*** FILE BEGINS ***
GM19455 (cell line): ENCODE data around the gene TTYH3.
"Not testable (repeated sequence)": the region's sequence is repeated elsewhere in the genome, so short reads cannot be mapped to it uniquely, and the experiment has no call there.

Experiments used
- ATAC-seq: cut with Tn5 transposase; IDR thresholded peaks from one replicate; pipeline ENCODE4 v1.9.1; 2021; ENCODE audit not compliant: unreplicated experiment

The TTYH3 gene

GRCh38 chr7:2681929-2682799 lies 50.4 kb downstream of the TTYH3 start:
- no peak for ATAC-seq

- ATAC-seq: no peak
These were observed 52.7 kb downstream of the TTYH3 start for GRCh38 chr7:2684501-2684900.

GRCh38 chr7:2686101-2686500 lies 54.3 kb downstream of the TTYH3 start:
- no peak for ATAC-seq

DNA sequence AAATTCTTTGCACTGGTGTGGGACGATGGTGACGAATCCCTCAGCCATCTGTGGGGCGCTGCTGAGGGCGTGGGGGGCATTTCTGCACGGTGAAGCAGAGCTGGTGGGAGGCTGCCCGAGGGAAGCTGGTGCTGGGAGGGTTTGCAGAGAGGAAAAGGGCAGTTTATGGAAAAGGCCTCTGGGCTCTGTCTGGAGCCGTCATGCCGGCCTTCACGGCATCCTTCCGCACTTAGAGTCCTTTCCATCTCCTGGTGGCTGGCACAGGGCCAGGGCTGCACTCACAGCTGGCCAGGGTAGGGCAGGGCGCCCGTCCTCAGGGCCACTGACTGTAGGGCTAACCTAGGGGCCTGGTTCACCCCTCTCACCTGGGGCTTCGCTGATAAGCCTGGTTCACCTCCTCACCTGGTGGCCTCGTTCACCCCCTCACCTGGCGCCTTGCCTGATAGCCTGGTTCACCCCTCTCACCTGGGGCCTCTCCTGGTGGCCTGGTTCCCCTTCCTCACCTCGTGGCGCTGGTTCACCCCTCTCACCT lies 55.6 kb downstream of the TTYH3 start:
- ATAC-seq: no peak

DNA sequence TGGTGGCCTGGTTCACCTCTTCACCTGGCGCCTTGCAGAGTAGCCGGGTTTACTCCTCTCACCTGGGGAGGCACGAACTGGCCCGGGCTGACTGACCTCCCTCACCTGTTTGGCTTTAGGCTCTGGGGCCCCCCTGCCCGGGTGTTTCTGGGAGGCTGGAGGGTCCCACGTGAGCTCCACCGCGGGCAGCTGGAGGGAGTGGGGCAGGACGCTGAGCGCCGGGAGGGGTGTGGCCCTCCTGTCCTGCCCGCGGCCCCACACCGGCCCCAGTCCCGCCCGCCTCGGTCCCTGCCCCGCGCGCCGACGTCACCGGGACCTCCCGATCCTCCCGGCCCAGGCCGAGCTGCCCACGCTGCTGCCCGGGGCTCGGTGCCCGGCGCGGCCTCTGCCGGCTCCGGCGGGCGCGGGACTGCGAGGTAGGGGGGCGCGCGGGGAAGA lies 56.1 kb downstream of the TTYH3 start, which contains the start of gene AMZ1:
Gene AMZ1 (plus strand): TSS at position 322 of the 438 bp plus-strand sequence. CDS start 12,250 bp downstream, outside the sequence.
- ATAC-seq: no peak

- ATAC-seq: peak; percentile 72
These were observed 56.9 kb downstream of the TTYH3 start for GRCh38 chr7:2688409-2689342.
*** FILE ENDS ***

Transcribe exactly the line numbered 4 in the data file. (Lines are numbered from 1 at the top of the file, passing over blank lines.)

- ATAC-seq: cut with Tn5 transposase; IDR thresholded peaks from one replicate; pipeline ENCODE4 v1.9.1; 2021; ENCODE audit not compliant: unreplicated experiment